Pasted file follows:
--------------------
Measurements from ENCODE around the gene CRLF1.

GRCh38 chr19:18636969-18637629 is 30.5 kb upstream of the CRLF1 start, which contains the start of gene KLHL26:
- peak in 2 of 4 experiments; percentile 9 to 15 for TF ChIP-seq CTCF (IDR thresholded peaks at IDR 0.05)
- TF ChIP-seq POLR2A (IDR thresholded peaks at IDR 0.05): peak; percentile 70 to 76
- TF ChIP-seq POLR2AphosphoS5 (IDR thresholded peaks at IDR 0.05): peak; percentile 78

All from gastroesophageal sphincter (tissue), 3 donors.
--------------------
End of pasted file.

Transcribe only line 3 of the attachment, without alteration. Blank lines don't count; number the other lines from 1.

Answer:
- peak in 2 of 4 experiments; percentile 9 to 15 for TF ChIP-seq CTCF (IDR thresholded peaks at IDR 0.05)